In 1954, Governor General Ghulam Mohammed sacked the Constituent Assembly, with the tacit aid of Generals Iskander Mirza and Mohammed Ayub Khan, and, after a brief hiatus, more or less handpicked the members of the Second Constituent Assembly. A busy time was to follow. Pakistan became a member of the US-sponsored SEATO defence pact and thereafter of the Baghdad Pact (subsequently CENTO), thus making this country a strategic element in the American Cordon Sanitaire around the USSR and China, and ensuring the inflow of weaponry, technology and funds to our armed forces. American aid for the economy, under the PL480 and US-AID programmes, was negotiated. The provinces of the Western Wing were amalgamated into the ‘One Unit’ province of West Pakistan, with its capital at Lahore. The Tamizuddin Khan case was briskly contested, leading to the infamous ‘doctrine of necessity’ judgement by Justice Munir. A new Constituent Assembly was created, which finally framed a Constitution for Pakistan.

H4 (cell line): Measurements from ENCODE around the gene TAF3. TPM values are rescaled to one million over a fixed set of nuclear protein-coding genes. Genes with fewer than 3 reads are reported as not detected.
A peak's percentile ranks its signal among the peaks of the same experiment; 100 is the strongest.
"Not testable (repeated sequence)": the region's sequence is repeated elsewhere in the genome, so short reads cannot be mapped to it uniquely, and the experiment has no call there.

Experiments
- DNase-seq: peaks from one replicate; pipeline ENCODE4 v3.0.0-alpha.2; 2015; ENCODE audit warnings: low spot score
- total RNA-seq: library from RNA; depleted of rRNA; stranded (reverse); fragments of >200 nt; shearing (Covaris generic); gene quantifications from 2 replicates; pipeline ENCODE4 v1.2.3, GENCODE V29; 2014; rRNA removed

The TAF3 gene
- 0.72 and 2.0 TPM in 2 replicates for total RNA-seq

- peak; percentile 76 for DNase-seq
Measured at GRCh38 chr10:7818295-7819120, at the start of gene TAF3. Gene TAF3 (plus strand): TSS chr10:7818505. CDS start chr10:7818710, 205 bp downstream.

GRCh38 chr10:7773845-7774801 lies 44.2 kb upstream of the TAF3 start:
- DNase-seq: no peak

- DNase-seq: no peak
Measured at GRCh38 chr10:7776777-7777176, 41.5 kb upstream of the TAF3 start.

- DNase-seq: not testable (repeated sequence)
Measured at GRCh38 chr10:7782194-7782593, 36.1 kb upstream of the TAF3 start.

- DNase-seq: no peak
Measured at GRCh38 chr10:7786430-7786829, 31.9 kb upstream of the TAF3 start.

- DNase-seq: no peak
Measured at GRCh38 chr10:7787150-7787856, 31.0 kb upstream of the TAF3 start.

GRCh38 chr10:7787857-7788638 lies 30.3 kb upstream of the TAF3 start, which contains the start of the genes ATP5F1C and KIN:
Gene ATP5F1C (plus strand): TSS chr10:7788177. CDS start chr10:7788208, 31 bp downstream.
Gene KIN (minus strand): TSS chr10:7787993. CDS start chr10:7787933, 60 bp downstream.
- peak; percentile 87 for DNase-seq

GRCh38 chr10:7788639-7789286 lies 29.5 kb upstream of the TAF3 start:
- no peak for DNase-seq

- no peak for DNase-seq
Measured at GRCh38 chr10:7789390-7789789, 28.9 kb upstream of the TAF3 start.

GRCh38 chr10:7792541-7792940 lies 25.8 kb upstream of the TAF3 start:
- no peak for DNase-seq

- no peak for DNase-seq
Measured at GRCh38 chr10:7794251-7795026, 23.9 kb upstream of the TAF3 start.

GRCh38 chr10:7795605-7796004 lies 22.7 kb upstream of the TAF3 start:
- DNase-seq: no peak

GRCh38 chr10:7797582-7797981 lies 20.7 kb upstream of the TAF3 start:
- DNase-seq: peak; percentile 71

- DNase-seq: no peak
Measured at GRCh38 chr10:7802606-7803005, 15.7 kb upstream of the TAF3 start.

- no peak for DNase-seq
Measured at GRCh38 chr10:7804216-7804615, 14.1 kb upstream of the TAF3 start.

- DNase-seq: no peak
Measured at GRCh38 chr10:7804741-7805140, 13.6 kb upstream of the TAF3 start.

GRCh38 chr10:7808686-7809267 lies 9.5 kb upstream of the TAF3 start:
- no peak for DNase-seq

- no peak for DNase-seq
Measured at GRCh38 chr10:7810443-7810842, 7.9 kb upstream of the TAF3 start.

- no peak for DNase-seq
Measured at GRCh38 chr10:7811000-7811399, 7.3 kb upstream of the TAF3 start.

Does the scenario of those days sound depressingly familiar? A democratic parliament fails to deliver on its legislative objectives, does not fulfil the ordinary tasks of administration and governance, is accused of corruption and mismanagement, and is superseded by an unelected cabal.

Incompetent or do-nothing or internally divided parliaments, however constitutionally or otherwise appointed, failed to satisfy the people’s demands. They therefore left a vacuum of effectiveness, into which stepped the more action-oriented, better organised institutions: the civil bureaucracy and the army. The ‘administrative’ framework of power periodically trumps and supersedes the ‘political’ framework…until the next time the people agitate against authoritarian rule.

Dr Ayesha Siddiqa’s middle class coalition can therefore be seen as the striking edge of the ‘administrative’ oligarchy today, preparing to strike yet again and set in motion the seesaw whose swinging has so retarded our development as a nation.

Are our leaders — of our various political parties, of our parliament and our provincial assemblies, of our civil society organisations — listening?

The writer is a marketing consultant based in Karachi. He is also a poet

Source: Daily Times



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  1. Sarah Khan
  2. Thank you